This weekend I ran the results of a poll suggesting that respondents in the United States were more interested in potential netbook features touchscreens, dual core processors, and discrete graphics cards than integrated 3G modems.

Some people were surprised at the results, but not me. You know why? Because 3G data plans in the US are expensive, costing $40 to $60 a month. And that’s typically on top of the money you already pay for home internet service and a mobile phone voice plan. In other words, you could wind up paying a $100/month to your wireless service provider (for your mobile phone and 3G netbook plan) and $50 or so a month to get broadband internet access at home.

I think as long as customers have to pay full price for each internet service plan, it’s going to be hard to convince them to add new services. But what if you could get 3G service letting you use your netbook on the go for $10 above and beyond the price of your home DSL or cable modem plan? Or as an extra charge tacked onto your existing mobile phone bill?

That’s what the analysts at Light Reading Insider think could happen. They’ve put out a $900 report on the impact of netbooks on mobile broadband, but you can read some of the highlights for free. What do you think? Do you expect mobile carriers to bundle services and bring down the costs in the hopes of signing up new customers? Or do you think they’ll try to milk the separate revenue streams for as much as they can?

via I4U

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8 replies on “Analysts: Netbooks could lead to wired/wireless internet service bundles”

  1. Actually mobile bandwidth is very expensive for various reasons: license cost, equipment, high fixed costs etc… so operators can’t really reduce the prices for the subscriber unless they get a lot of users that don’t use a lot of bandwidth. The details are explained here:
    Operators need to get more 3G users but at the same time need to charge high prices and restrict used bandwidth to avoid saturating their networks. Bundling a netbook is a way to sweeten the deal that doesn’t impact the mobile network.

    1. So they hope. But 3G phones can’t really do much P2P traffic or HD video. A netbook can do both. It will also prove impossible to restrict tethering with a netbook. That only leaves their willingness to harshly enforce the bandwidth caps. The trick will be to avoid splashy sob stories hitting the mass media about thousands of people being hit with $10,000 charges when some Microsoft worm hits a bunch of these XP infested netbooks.

      I really thought the wireless carriers would be bright enough to avoid getting tangled up with Microsoft and it’s problems. But clearly I was mistaken on that score since several XP preloads are being bundled already.

  2. I am connected at work, I am connected at home and I am connected at places with hot spots. Do I really need/want to be connected everywhere? Where do you sign up for Internet users anonymous?

    1. Don’t forget that many of us live in places without wifi everywhere. I don’t have wifi at work, or at many of the businesses I visit. I also travel frequently. Mobile broadband is very appealing to me. Hopefully, as these plans become more common the price will drop. I believe that the current pricing reflects the fact that most mobile broadband customers are corporate, and don’t care how much the service costs.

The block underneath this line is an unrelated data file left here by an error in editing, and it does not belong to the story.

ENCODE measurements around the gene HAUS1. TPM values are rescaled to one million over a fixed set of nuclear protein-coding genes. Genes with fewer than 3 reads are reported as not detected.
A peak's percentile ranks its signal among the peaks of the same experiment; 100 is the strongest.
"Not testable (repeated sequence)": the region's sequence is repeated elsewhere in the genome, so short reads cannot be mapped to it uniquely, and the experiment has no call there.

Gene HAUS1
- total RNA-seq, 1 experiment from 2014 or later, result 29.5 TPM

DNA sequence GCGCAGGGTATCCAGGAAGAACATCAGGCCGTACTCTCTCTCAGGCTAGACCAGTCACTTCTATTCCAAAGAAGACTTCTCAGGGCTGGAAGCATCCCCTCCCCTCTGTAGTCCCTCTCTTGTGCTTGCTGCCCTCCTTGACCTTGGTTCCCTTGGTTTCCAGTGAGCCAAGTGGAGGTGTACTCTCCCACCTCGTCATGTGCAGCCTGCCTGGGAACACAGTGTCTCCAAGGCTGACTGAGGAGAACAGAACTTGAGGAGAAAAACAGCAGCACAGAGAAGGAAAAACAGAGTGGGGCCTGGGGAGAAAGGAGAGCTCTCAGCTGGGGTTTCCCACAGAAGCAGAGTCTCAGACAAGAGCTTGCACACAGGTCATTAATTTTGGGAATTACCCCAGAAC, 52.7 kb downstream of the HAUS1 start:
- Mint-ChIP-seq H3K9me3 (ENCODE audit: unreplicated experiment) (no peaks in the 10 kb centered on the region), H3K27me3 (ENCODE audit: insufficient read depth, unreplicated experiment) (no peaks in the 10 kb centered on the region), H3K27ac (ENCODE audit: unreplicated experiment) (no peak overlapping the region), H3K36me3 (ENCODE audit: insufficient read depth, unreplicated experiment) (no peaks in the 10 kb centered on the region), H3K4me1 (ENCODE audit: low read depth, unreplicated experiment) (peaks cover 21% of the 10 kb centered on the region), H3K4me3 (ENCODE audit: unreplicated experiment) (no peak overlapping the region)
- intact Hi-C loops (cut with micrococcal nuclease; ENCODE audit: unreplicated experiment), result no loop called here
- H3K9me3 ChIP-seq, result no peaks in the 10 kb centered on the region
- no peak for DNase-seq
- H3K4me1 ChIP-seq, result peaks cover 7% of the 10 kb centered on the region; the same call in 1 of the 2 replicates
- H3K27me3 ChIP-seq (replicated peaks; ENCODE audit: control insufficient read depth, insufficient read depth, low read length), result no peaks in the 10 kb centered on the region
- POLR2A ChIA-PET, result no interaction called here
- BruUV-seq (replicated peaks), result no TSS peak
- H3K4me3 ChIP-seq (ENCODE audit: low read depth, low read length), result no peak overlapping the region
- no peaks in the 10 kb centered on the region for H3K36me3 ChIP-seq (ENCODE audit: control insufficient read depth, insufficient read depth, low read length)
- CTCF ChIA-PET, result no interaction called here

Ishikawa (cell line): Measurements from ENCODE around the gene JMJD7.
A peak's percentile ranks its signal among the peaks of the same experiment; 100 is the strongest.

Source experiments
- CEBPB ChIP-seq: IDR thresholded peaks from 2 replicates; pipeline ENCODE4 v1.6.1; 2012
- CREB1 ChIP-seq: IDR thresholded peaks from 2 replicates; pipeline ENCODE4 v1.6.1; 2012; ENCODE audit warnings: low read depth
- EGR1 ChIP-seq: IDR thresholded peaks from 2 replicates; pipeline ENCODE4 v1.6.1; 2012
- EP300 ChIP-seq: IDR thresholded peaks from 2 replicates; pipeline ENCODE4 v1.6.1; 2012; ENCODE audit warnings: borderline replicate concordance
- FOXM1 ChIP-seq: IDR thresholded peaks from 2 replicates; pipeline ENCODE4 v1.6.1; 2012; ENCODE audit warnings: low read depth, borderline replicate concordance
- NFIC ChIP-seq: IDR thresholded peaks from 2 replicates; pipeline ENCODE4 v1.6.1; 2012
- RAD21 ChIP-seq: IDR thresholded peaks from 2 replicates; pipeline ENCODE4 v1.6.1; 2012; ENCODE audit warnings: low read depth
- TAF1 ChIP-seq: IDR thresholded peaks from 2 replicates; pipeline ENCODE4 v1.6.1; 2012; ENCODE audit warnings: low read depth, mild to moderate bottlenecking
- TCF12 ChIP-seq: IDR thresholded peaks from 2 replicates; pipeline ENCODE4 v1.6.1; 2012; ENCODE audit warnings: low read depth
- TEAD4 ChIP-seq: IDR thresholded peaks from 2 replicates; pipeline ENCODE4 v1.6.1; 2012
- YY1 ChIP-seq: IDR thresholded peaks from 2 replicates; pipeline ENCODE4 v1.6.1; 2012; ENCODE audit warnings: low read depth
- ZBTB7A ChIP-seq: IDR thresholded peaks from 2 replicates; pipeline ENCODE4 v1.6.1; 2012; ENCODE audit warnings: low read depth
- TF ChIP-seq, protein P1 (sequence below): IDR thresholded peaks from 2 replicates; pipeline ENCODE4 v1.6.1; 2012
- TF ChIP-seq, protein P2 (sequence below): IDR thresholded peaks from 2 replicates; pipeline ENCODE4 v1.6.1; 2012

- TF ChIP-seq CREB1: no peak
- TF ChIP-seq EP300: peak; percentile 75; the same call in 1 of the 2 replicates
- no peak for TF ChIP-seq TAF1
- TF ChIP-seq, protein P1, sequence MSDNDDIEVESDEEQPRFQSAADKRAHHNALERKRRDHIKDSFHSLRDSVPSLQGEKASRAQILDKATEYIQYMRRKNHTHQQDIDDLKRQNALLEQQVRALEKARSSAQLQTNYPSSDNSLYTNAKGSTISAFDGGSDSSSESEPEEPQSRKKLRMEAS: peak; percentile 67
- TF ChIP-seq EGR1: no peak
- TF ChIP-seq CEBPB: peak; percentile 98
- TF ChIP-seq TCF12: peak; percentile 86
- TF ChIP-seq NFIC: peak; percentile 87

1. I’m missing your point. The places without Wifi everywhere don’t tend to offer much 3G service either.

        You are probably right about most subscribers being corporate users now. It is too expensive and too bandwidth capped to get much interest from many normal folk.

        Without the harsh caps and tethering rules you would see people abandoning the fixed connection and just using the 3G much like landline phones are quickly going the way of the Dodo. But the spectrum available just won’t carry the traffic currently carried by the fixed broadband links so 3G will always be priced with that fact in mind.

        1. > “I’m missing your point. The places without Wifi everywhere don’t tend to offer much 3G service either.”

          I don’t know if it’s my life style or the fact that I live in Alabama, but I frequently find myself in situations without wifi–waiting rooms of various kinds, parking lots waiting on my wife, campgrounds, etc. Last week I was waiting for a Firestone shop to finish with my car, and they had a wired network. Luckily I was able to surf using wifi from a nearby stereo store 🙂

          There’s 3G all over the place down here, except maybe some of the swampier areas (we have lots of buildings and highways, too :), and there are Starbucks everywhere, but I don’t hang out there much, and you have to buy one of their gift cards and register it, etc.

          I would love to have 3G on my netbook, but it would just be for fun and entertainment, so I’m not willing to pay $60 a month for it.

  3. Mentioning adding a service for $10 over the cost of existing service is a little hopeful, no?
    My experience has always been that adding a service in a bundle means maybe getting a discount of $10 off the extra service. So instead of paying $60 + $50 for $110, you pay $60 + $50 – $10 for $100.

  4. Skim the cream first by any/all means. Its a telecommunications industry tradition.
    I am not throwing any stones this time, I once was one of the cream-skimming decision makers.

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